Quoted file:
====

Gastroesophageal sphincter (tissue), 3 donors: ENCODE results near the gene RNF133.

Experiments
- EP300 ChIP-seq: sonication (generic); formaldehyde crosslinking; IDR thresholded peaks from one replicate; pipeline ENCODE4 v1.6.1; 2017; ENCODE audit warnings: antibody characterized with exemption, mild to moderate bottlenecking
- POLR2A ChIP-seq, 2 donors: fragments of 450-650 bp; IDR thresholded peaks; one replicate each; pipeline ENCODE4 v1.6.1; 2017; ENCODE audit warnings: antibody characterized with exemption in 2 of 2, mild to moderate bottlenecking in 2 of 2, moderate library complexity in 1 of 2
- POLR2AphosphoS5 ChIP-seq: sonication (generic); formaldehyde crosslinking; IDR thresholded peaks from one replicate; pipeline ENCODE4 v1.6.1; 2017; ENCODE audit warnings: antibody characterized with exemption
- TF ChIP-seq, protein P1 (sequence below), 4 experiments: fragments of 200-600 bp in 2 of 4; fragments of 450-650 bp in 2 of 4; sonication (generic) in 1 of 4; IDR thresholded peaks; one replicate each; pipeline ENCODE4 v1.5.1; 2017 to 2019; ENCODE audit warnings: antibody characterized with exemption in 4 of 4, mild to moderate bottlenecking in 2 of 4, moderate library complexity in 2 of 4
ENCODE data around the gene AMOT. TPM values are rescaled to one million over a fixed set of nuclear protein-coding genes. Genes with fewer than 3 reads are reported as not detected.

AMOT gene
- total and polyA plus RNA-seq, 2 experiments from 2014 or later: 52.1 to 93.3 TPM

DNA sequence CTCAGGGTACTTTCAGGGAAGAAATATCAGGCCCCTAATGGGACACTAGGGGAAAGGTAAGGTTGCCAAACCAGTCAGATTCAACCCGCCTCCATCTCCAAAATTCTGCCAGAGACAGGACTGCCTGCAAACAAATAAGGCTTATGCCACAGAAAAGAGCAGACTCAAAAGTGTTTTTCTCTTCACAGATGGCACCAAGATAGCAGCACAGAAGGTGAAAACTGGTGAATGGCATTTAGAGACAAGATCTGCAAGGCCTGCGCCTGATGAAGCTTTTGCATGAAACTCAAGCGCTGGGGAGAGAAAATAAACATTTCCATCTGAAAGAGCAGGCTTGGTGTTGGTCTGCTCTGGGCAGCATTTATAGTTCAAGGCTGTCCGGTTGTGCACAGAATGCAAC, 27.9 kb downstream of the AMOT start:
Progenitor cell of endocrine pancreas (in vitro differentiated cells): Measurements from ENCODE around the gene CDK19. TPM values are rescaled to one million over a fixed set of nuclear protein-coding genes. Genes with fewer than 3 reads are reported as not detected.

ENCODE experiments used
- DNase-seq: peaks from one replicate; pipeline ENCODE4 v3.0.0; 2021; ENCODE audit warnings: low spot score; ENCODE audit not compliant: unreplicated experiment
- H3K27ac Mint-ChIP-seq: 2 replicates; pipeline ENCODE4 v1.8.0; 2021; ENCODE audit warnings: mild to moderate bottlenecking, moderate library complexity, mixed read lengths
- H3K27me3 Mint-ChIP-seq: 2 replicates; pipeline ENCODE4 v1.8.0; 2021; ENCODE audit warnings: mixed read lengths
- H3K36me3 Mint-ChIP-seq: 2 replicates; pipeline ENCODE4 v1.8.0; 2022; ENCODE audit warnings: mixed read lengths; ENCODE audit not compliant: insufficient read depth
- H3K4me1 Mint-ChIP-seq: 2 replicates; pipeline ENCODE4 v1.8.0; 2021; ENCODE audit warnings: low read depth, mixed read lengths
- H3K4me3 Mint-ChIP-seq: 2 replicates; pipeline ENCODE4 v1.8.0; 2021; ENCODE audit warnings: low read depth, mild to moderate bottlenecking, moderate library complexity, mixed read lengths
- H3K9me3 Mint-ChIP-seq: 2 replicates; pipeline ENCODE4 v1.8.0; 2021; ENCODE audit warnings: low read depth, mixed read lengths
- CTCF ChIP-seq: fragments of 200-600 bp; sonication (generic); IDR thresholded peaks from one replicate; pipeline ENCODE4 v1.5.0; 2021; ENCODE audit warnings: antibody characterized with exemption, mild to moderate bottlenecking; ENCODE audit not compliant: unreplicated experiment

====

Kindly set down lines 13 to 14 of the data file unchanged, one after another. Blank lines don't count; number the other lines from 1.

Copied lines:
- DNase-seq: peaks from one replicate; pipeline ENCODE4 v3.0.0; 2021; ENCODE audit warnings: low spot score; ENCODE audit not compliant: unreplicated experiment
- H3K27ac Mint-ChIP-seq: 2 replicates; pipeline ENCODE4 v1.8.0; 2021; ENCODE audit warnings: mild to moderate bottlenecking, moderate library complexity, mixed read lengths